Last week philanthropist and New York and Hamptons social figure Audrey Gruss hosted a cocktail party at the 21 Club to celebrate the publication of best-selling author Jay McInerney’s most recent book and, well, it was the type of glittery party you’d expect to find in a Jay McInerney novel! The new work from the author of the landmark Bright Lights Big City (a brilliant riff on 80s New York told in the second person) also has the word “bright” in the title (Bright Precious Lights); it also celebrates and looks at the underside of the so-called “New York dream” (different from the American Dream mind you–there are more galas to attend). Bright, Precious Days is McInernery’s third book about world-weary (or rather New York saturated) Corinne and Calloway and it received great reviews in many publications, including the New York Times.
Turing out to congratulate Jay and Anne Hearst McInerney were Patricia Hearst Shaw, Jim Belushi, Bill Bratton and Rikki Klieman, Nicole Miller, Chuck Scarborough, Alina Cho, Alex Papachristidis, Prince Dimitri of Yugoslavia, Somers and Jonathan Farkas, Countess Luann de Lesseps and Thomas D’Agostino Jr., Dennis Basso Hunt Slonim, Janna Bullock, and R. Couri Hay,
Additional guests included: Ken Auletta, Ann Barish, Harry Benson, Bill Boggs, Tony Cianci, Bettina Cohn, Will Cotton, Laura Durning, Jill Dergan, George Farias, Richard and Chele Farley, Joanna Goldenstein, Susan Gutfreund, Dana Hammond-Stubgen, Mac Hanger, Richard Howorth, Mary Karr, Chip Kidd, Patricia Kluge, Kristen and Charles Krusen, Debbie Loeffler, Christopher Mason, Grace and Chris Meigher, Bill Moses, Katharina Otto-Bernstein, Hilary and Wilbur Ross, Anna Rothschild, Jane Rothschild, Martine Schaefer, Kim Taipale, Felicia Taylor, Christophe von Hohenberg, Dirk Wittenborn, Lucas Wittmann, Alexandra Wolfe, Victoria Wyman and Bettina Zilkha.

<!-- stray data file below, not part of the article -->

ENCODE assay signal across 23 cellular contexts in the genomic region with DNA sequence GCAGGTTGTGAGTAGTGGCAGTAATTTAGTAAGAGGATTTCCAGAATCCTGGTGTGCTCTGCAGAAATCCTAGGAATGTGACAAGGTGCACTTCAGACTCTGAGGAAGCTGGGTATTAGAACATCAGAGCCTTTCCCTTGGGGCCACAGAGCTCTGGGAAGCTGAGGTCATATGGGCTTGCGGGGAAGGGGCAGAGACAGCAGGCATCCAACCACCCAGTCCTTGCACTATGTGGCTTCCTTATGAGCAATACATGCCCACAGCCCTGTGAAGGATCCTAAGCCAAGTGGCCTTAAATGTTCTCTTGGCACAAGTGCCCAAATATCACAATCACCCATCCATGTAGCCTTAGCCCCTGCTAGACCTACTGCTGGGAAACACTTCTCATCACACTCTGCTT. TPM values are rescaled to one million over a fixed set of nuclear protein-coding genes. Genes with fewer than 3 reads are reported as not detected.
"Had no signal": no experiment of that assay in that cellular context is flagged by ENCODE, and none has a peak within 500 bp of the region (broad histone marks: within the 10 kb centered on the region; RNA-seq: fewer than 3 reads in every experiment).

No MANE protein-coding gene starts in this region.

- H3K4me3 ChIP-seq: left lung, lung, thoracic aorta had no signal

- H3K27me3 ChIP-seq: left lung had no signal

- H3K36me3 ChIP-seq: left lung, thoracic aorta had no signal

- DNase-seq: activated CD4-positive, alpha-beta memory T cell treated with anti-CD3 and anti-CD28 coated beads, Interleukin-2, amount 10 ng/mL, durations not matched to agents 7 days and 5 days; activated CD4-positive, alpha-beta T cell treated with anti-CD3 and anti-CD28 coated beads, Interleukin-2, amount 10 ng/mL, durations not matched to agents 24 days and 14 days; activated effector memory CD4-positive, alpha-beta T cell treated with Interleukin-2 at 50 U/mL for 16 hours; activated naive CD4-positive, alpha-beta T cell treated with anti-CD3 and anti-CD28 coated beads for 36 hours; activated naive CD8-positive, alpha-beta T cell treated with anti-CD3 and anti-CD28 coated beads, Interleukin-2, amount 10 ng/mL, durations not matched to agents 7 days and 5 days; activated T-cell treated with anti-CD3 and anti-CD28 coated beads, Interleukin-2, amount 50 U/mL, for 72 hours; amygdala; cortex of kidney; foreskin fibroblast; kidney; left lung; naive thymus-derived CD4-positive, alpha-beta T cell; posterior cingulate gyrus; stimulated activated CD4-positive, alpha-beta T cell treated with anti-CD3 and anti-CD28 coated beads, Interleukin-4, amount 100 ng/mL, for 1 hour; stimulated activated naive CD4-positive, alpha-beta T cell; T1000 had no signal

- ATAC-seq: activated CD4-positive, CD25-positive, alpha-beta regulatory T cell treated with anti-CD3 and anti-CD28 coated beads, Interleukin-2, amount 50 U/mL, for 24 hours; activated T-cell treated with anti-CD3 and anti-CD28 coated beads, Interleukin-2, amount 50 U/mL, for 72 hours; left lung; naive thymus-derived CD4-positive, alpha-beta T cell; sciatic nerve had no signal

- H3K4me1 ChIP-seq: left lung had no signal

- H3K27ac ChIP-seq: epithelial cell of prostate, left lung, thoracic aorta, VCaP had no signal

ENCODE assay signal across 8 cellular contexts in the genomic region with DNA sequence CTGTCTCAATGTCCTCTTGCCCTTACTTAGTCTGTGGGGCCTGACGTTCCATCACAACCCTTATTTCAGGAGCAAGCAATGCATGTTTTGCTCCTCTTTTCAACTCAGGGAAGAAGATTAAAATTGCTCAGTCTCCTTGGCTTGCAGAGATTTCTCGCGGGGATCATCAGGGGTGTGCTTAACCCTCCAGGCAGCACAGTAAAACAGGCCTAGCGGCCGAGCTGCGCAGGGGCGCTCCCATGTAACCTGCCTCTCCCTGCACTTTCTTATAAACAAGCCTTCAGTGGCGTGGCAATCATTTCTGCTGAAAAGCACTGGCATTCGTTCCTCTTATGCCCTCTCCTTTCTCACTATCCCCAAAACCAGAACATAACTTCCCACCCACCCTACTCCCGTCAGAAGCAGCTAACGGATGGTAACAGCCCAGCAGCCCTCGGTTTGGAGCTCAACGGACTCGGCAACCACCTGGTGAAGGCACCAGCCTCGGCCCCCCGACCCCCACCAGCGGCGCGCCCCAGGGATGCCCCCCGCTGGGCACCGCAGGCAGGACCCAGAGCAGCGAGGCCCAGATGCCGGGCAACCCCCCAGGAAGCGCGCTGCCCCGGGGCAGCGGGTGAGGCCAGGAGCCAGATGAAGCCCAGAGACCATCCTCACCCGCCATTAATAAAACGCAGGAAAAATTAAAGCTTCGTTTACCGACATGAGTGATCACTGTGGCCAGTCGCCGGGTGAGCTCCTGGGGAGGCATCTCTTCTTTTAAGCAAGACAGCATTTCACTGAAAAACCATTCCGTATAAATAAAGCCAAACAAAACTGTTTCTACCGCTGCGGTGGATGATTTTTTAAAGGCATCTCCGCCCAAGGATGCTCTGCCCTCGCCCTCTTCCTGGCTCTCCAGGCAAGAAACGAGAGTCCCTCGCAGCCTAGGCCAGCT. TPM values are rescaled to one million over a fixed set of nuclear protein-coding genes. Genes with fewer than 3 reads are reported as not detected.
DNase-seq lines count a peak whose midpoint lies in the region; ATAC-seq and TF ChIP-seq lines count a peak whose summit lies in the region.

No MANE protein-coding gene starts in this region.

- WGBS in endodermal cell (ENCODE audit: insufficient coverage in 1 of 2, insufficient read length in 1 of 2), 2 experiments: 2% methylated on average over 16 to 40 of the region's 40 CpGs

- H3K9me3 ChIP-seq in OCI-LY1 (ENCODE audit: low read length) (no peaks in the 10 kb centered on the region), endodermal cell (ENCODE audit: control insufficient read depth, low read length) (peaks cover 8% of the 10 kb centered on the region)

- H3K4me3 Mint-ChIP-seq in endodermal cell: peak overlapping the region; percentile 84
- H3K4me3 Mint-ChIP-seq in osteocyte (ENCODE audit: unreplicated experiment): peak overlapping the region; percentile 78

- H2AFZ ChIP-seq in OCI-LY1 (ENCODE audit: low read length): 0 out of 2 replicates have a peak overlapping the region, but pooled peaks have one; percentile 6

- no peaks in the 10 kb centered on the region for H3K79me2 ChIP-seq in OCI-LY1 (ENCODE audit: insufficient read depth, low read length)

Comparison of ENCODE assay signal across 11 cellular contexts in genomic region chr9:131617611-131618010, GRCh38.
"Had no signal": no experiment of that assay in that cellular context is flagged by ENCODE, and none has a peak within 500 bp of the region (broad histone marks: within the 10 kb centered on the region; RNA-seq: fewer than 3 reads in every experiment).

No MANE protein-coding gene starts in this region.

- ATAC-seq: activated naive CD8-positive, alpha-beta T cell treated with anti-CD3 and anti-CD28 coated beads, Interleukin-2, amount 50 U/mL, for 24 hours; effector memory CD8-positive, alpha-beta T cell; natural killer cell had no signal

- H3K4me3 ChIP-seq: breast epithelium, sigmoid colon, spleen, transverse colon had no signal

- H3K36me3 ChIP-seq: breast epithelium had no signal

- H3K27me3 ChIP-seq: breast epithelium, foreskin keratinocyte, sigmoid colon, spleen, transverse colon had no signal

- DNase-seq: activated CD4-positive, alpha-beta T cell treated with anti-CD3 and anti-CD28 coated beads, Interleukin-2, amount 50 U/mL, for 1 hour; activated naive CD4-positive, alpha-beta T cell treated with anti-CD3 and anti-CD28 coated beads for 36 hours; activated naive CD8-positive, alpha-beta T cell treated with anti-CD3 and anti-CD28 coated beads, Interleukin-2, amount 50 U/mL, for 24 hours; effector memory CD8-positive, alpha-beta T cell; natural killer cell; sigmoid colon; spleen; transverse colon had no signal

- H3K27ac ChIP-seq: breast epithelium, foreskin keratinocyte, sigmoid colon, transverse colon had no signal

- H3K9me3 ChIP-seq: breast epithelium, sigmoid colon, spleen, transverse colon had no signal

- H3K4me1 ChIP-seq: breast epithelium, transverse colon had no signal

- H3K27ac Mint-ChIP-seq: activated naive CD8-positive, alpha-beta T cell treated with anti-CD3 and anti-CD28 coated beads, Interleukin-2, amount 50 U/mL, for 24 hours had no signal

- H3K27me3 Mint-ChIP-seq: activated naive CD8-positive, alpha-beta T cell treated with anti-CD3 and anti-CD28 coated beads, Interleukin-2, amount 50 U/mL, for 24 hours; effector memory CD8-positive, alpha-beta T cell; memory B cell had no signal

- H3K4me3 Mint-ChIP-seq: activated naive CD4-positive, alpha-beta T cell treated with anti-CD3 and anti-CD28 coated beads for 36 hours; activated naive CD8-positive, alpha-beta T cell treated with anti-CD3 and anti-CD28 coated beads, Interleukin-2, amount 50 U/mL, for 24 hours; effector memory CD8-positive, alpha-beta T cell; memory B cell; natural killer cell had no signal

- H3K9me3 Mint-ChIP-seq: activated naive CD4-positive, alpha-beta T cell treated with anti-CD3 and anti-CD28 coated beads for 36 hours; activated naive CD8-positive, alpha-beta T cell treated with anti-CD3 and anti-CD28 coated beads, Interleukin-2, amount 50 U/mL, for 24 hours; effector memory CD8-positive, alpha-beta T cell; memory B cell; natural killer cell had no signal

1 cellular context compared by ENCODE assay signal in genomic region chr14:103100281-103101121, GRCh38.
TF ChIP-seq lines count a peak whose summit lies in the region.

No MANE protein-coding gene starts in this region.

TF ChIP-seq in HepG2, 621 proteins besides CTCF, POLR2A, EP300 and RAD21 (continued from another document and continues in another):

About Bright, Precious Days: It’s is a sexy, cross-generational city saga about Corrine and Russell Calloway, who still are entranced with the idea of New York City and living a certain aspect of its life to the fullest (in a McInerney novel that means plenty of book parties, art openings, galas, TriBeCa lofts and Hamptons summers). And yes, dear reader, there is a cost (beyond all those late Thursday afternoons being stuck on Route 27). Russell, an independent publisher, has great literary taste, but his book company, has less than a great balance sheet. He needs to roll the dice to save his business.His wife Corrine, instead of fast tracking in some glittery career, devotes herself to helping the city’s poor. She and her husband soon discover they’re being priced out of the newly fashionable neighborhood they’ve called home for most of their adult lives, with their children caught in the balance. As the novel unfolds across a period of great change—including the global economic collapse he inherited—the Calloways find themselves and their marriage tested more severely than they ever could have imagined.